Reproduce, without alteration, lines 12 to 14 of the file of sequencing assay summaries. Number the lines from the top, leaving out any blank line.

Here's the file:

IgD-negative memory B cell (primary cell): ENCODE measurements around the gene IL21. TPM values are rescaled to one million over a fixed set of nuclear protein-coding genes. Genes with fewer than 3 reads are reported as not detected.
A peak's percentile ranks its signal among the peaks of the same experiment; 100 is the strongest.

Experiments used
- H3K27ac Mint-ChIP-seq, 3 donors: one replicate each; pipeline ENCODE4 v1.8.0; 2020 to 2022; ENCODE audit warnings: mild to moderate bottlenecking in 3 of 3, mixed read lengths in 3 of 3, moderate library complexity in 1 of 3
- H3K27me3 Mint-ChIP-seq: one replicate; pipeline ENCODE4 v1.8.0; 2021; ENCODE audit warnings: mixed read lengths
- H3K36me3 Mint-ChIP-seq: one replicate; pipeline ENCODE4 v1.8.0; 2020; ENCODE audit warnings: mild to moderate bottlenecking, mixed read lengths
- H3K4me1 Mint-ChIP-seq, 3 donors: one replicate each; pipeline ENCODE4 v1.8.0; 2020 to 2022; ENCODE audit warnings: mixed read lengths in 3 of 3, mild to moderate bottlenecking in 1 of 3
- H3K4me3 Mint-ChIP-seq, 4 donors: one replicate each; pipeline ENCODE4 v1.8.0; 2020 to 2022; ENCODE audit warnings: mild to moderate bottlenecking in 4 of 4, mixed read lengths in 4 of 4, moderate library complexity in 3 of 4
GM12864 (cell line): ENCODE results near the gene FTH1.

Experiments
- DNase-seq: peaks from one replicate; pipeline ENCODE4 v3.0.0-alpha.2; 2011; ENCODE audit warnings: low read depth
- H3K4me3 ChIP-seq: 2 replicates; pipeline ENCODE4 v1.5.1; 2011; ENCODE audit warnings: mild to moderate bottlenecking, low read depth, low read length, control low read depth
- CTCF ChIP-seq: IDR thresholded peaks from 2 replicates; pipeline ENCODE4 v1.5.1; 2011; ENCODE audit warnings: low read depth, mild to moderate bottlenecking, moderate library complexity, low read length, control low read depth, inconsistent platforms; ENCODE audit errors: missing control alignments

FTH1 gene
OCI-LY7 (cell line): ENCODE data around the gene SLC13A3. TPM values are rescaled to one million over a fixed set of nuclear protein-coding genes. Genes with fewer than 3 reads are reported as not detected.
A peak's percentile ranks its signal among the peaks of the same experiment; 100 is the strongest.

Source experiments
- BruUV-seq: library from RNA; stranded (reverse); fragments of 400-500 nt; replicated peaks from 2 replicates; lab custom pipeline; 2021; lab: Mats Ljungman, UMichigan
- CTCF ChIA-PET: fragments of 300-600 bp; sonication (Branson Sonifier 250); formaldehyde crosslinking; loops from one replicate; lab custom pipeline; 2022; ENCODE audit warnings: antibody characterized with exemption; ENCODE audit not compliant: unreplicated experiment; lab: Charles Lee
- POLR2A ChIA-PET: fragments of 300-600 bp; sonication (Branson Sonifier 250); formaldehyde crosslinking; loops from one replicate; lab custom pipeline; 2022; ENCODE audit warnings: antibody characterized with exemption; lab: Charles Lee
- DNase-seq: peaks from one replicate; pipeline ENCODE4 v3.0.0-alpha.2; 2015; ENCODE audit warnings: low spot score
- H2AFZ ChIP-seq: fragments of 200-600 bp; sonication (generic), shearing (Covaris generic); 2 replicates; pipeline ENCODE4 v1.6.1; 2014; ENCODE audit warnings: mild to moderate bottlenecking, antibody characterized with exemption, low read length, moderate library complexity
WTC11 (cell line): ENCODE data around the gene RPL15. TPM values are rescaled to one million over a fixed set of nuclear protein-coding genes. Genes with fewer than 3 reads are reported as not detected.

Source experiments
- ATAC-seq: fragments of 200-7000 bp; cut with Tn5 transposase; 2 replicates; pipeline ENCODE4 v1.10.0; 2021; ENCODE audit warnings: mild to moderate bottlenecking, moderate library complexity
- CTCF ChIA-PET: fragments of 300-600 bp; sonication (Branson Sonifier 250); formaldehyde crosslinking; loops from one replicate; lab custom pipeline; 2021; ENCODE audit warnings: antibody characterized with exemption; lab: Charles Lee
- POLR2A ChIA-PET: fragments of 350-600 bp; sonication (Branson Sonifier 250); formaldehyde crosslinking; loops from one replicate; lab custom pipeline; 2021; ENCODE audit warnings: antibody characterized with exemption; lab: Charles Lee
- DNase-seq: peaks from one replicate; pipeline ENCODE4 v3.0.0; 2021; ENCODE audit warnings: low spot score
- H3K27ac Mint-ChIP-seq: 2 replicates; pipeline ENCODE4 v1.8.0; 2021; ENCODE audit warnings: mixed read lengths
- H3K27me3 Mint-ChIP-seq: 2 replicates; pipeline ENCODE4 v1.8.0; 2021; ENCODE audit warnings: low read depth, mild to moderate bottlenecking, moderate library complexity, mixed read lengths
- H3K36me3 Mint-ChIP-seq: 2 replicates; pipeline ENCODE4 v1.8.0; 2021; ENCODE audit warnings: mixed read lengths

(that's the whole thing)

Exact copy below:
- H3K4me3 ChIP-seq: 2 replicates; pipeline ENCODE4 v1.5.1; 2011; ENCODE audit warnings: mild to moderate bottlenecking, low read depth, low read length, control low read depth
- CTCF ChIP-seq: IDR thresholded peaks from 2 replicates; pipeline ENCODE4 v1.5.1; 2011; ENCODE audit warnings: low read depth, mild to moderate bottlenecking, moderate library complexity, low read length, control low read depth, inconsistent platforms; ENCODE audit errors: missing control alignments

FTH1 gene